Foundational practice:

At some point during the day, you might set aside 20 minutes for a formal meditation period. The bottom line is this, as far as I am concerned: “Show up and shut up!” It’s the commitment, the consistency, my reliability that matters here. It’s not a series of steps to achieve something; there is no outcome, no measure. You are simply present and available to the Transcendent. You can use a few standard spiritual practices, listed below. Set a timer. Avoid assessing success or failure, experience or boredom. Just sit for the duration.

  • Stillness: You might start with some body awareness which allows you to relax and enter a time when you simply don’t move. Not a muscle. Not through any effort, but just by totally relaxing. Appreciate simply being present without doing anything.

  • Breath Prayer: You might then focus on your breathing, just allowing it be what it is, but slowing it down gradually until the out-breath really feels like an emptying and a relaxation. You may find a Mantra that you can repeat with each breath that captures what matters to you spiritually at the moment. You might use: (in) “I”; (out) “am”. This focuses you on two basic spiritual truths – the mystery of “I” and the amazing fact of simply being. I have also used (in) “Present moment”; (out) perfect moment; or (in) “For this moment”; (out) “I am grateful.” Again, I have used (in) “I am here”; (out) “You are here.”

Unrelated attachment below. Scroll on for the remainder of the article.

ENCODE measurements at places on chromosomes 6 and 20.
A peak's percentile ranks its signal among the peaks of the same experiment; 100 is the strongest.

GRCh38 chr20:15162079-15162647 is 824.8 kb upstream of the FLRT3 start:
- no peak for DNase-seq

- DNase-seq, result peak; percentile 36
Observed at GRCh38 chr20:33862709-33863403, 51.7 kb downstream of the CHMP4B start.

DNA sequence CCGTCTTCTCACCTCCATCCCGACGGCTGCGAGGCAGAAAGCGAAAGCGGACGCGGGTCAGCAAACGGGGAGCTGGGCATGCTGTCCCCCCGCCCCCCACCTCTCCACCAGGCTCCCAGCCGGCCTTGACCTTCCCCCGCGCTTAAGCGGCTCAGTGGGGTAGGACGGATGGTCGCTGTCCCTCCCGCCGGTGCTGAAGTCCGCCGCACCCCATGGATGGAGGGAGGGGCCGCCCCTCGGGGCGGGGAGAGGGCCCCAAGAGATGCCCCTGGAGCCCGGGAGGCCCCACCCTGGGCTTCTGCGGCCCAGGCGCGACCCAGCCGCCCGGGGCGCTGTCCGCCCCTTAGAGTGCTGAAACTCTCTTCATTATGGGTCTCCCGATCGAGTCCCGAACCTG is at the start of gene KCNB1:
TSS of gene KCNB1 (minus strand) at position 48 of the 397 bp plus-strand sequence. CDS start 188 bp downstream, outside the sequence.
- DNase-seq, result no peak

• Gospel Contemplation or Lectio Divina: These tend to be the heart of the meditation practice. Both are means to deepen our relationship with God and with Jesus. Both are described elsewhere in this website. I might engage in one of these, journalling any feelings or insights that might arise.

  • Staying in the Presence: Sometimes, you will find that you longer need to invoke your imagination in order to experience God’s Presence. Sometimes you merely need to be silent, to quiet the chattering monkey-brain and to bask in a kind of emptiness. This form of meditation is well described in the literature, with authors such as John Main, Lawrence Freeman, Thomas Keating, Cynthia Bourgeault, and many others.

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